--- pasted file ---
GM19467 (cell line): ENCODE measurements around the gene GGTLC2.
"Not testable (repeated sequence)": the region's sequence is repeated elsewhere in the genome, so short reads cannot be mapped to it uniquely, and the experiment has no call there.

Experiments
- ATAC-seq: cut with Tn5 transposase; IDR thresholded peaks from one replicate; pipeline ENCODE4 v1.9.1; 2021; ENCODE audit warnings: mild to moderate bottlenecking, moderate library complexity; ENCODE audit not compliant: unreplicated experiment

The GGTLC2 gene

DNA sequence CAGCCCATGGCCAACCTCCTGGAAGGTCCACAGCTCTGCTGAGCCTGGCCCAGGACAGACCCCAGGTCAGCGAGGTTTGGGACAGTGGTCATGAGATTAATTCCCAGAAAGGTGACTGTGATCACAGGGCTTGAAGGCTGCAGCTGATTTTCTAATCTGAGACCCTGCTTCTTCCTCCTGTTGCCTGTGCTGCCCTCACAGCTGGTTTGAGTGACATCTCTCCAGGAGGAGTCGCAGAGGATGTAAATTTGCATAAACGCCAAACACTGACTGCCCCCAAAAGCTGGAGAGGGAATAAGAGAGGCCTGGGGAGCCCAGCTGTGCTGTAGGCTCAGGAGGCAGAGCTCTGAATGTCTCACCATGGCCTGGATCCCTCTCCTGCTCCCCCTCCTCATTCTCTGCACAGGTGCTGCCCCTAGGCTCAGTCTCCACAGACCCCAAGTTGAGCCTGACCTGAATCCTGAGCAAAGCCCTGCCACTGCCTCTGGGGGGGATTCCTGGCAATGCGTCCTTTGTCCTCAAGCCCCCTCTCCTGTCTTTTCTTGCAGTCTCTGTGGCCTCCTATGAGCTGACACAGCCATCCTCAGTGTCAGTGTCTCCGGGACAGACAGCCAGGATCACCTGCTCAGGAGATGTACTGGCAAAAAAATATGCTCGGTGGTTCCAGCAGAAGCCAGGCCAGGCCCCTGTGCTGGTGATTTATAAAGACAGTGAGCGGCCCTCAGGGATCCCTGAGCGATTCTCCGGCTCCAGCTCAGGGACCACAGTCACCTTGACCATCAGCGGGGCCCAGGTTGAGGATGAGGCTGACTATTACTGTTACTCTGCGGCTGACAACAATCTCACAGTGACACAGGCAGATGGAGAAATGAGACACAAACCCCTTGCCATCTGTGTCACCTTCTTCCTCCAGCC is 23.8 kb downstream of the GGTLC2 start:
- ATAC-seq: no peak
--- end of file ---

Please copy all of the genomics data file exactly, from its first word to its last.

GM19467 (cell line): ENCODE measurements around the gene GGTLC2.
"Not testable (repeated sequence)": the region's sequence is repeated elsewhere in the genome, so short reads cannot be mapped to it uniquely, and the experiment has no call there.

Experiments
- ATAC-seq: cut with Tn5 transposase; IDR thresholded peaks from one replicate; pipeline ENCODE4 v1.9.1; 2021; ENCODE audit warnings: mild to moderate bottlenecking, moderate library complexity; ENCODE audit not compliant: unreplicated experiment

The GGTLC2 gene

DNA sequence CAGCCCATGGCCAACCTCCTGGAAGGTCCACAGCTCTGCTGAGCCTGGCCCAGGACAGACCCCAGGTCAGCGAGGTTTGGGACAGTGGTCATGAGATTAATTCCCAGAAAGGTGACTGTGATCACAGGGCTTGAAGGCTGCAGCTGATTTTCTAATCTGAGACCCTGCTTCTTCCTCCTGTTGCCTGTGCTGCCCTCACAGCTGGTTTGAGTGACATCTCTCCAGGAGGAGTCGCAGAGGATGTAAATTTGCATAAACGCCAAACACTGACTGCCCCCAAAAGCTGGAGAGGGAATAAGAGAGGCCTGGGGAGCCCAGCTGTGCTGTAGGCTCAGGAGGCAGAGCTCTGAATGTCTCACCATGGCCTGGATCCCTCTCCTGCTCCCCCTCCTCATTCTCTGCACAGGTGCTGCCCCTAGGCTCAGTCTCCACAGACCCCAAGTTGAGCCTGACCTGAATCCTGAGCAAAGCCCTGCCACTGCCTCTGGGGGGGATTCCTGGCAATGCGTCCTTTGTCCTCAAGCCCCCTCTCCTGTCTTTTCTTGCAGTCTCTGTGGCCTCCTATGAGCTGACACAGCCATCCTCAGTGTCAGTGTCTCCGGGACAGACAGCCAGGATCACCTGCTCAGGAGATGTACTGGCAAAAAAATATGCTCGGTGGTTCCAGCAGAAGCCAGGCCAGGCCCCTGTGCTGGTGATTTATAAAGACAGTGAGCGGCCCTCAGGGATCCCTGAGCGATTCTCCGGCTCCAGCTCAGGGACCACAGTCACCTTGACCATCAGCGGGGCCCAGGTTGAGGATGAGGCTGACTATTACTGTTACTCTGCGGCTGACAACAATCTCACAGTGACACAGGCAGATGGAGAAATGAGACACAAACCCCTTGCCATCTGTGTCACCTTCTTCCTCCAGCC is 23.8 kb downstream of the GGTLC2 start:
- ATAC-seq: no peak